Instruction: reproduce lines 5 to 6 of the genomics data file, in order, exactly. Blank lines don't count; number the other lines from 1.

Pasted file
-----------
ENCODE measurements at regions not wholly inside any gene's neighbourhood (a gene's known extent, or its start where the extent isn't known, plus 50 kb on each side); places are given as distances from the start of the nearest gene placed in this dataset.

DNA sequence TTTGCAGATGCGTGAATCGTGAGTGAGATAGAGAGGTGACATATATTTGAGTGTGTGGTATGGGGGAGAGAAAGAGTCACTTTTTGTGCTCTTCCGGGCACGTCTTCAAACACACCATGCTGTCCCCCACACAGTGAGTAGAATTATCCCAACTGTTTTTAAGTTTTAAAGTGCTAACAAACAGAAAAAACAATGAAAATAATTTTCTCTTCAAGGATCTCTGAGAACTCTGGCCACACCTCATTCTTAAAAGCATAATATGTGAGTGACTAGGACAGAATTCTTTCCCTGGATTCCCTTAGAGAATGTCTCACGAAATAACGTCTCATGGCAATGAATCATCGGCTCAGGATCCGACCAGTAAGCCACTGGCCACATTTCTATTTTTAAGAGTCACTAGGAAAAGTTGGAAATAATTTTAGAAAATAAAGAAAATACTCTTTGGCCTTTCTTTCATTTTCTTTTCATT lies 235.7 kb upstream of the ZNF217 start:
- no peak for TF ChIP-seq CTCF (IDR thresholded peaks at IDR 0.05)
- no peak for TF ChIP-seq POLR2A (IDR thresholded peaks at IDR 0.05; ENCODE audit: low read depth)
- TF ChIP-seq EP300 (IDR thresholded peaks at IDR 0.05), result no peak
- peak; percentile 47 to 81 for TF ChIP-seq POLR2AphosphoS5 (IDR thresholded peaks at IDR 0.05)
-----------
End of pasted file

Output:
- TF ChIP-seq EP300 (IDR thresholded peaks at IDR 0.05), result no peak
- peak; percentile 47 to 81 for TF ChIP-seq POLR2AphosphoS5 (IDR thresholded peaks at IDR 0.05)